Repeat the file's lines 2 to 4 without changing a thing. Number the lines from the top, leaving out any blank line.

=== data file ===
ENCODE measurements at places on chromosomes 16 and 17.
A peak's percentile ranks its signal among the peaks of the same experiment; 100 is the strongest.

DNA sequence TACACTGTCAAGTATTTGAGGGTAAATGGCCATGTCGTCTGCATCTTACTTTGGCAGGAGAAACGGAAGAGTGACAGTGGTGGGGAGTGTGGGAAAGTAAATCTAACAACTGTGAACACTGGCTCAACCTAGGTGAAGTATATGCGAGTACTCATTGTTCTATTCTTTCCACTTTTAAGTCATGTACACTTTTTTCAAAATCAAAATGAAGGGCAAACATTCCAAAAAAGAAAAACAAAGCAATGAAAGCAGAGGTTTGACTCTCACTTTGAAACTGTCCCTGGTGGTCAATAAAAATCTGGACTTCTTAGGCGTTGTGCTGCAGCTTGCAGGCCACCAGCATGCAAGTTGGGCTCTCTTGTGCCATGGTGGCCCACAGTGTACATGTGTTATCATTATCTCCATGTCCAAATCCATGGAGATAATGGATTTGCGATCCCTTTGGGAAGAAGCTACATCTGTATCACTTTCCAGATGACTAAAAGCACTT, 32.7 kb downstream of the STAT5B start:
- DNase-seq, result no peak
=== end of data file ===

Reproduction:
A peak's percentile ranks its signal among the peaks of the same experiment; 100 is the strongest.

DNA sequence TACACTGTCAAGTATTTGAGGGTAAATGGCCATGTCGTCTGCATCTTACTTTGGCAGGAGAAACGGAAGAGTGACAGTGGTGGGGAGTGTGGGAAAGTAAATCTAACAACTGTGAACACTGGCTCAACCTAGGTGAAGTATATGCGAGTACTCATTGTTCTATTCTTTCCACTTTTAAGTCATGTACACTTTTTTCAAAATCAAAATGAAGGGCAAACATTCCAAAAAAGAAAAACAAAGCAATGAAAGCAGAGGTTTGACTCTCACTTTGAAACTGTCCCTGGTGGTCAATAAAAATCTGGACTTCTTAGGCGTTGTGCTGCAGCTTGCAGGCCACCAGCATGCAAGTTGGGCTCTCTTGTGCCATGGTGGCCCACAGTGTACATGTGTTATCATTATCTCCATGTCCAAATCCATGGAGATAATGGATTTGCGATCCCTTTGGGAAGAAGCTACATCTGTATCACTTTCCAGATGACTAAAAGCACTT, 32.7 kb downstream of the STAT5B start:
- DNase-seq, result no peak